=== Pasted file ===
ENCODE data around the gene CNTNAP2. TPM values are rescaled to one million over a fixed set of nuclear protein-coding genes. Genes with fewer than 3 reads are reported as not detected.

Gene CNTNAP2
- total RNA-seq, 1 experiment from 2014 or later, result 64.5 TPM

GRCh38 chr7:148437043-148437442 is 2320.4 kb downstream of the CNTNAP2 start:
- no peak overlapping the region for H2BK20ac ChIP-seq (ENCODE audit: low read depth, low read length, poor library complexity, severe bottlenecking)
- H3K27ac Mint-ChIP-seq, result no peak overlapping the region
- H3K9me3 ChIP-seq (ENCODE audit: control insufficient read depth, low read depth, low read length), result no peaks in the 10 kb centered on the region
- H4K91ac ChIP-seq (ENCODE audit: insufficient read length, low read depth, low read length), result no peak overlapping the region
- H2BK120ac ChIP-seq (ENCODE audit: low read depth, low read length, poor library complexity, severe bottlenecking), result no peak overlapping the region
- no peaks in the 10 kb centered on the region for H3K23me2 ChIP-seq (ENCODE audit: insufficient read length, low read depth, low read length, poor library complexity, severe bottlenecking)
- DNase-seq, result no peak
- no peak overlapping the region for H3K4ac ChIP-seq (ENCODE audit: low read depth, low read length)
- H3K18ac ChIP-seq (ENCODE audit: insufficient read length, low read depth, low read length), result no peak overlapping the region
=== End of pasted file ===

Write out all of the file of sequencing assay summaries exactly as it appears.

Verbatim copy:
ENCODE data around the gene CNTNAP2. TPM values are rescaled to one million over a fixed set of nuclear protein-coding genes. Genes with fewer than 3 reads are reported as not detected.

Gene CNTNAP2
- total RNA-seq, 1 experiment from 2014 or later, result 64.5 TPM

GRCh38 chr7:148437043-148437442 is 2320.4 kb downstream of the CNTNAP2 start:
- no peak overlapping the region for H2BK20ac ChIP-seq (ENCODE audit: low read depth, low read length, poor library complexity, severe bottlenecking)
- H3K27ac Mint-ChIP-seq, result no peak overlapping the region
- H3K9me3 ChIP-seq (ENCODE audit: control insufficient read depth, low read depth, low read length), result no peaks in the 10 kb centered on the region
- H4K91ac ChIP-seq (ENCODE audit: insufficient read length, low read depth, low read length), result no peak overlapping the region
- H2BK120ac ChIP-seq (ENCODE audit: low read depth, low read length, poor library complexity, severe bottlenecking), result no peak overlapping the region
- no peaks in the 10 kb centered on the region for H3K23me2 ChIP-seq (ENCODE audit: insufficient read length, low read depth, low read length, poor library complexity, severe bottlenecking)
- DNase-seq, result no peak
- no peak overlapping the region for H3K4ac ChIP-seq (ENCODE audit: low read depth, low read length)
- H3K18ac ChIP-seq (ENCODE audit: insufficient read length, low read depth, low read length), result no peak overlapping the region